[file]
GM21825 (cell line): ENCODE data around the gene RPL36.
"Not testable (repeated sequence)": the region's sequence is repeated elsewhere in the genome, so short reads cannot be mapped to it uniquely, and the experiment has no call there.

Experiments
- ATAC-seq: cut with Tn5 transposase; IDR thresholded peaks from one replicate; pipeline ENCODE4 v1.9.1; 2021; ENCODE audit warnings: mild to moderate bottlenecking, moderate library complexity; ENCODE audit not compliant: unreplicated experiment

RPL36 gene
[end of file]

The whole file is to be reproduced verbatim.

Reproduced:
GM21825 (cell line): ENCODE data around the gene RPL36.
"Not testable (repeated sequence)": the region's sequence is repeated elsewhere in the genome, so short reads cannot be mapped to it uniquely, and the experiment has no call there.

Experiments
- ATAC-seq: cut with Tn5 transposase; IDR thresholded peaks from one replicate; pipeline ENCODE4 v1.9.1; 2021; ENCODE audit warnings: mild to moderate bottlenecking, moderate library complexity; ENCODE audit not compliant: unreplicated experiment

RPL36 gene